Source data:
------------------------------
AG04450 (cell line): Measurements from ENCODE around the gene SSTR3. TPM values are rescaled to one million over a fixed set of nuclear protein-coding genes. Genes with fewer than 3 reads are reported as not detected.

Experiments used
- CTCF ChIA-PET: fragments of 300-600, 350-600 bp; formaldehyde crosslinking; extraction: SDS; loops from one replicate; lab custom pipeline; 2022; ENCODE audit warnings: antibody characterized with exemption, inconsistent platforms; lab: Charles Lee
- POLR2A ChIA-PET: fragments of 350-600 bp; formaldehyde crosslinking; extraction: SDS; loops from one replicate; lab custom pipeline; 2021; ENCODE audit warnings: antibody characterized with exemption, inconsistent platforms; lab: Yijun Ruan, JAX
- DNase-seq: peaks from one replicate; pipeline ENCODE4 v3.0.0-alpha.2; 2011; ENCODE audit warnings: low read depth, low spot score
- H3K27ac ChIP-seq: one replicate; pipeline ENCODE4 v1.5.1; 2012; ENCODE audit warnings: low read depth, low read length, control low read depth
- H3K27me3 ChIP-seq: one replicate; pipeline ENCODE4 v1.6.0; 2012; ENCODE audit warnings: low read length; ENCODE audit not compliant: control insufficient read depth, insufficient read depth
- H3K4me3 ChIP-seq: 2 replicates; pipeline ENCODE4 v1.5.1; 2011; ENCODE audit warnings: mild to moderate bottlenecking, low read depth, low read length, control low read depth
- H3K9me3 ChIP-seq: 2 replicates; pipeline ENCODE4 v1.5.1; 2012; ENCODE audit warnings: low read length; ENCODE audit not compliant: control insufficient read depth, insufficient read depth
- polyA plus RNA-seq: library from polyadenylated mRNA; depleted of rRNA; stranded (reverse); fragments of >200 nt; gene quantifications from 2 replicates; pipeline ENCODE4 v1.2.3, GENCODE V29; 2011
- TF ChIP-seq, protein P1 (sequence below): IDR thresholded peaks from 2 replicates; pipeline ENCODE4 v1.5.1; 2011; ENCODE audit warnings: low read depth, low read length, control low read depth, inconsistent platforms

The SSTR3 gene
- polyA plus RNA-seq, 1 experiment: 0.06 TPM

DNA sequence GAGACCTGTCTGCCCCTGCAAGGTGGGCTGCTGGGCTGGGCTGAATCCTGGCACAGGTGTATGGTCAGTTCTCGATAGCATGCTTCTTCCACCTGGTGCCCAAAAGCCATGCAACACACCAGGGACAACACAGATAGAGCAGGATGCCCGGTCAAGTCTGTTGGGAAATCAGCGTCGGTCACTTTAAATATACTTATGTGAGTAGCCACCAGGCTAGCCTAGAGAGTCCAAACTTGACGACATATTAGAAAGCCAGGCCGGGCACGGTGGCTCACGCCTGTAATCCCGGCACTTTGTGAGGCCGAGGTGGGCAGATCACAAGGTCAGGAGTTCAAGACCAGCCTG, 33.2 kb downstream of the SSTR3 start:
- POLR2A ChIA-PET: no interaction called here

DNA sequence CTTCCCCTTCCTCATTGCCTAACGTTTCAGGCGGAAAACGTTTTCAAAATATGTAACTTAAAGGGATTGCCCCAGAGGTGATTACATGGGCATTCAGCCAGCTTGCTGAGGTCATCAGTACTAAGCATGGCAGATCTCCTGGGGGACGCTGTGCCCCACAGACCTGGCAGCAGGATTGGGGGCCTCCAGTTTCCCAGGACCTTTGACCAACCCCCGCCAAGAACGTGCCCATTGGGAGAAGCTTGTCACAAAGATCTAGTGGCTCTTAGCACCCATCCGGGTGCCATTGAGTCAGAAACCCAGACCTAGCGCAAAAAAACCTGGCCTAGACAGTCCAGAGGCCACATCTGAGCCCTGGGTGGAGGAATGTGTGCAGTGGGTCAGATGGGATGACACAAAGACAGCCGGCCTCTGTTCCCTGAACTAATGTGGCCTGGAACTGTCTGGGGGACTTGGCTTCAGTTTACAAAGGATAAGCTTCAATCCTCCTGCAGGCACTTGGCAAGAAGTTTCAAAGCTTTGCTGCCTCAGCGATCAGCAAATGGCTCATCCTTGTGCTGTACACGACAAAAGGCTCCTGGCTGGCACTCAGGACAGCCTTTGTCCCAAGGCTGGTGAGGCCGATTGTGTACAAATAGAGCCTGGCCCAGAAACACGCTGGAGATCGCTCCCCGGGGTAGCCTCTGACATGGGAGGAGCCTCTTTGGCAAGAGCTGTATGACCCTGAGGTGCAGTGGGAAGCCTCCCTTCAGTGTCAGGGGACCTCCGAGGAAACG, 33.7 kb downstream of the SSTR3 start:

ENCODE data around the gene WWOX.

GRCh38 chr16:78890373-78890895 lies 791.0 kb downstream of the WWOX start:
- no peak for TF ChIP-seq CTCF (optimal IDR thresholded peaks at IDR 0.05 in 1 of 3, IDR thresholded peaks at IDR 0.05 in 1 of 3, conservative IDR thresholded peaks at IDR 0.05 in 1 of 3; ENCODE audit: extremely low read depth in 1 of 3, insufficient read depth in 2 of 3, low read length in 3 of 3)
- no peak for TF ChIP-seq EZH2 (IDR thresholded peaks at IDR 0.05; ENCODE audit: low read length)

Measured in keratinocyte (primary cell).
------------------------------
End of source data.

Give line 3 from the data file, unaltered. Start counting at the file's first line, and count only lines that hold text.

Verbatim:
- CTCF ChIA-PET: fragments of 300-600, 350-600 bp; formaldehyde crosslinking; extraction: SDS; loops from one replicate; lab custom pipeline; 2022; ENCODE audit warnings: antibody characterized with exemption, inconsistent platforms; lab: Charles Lee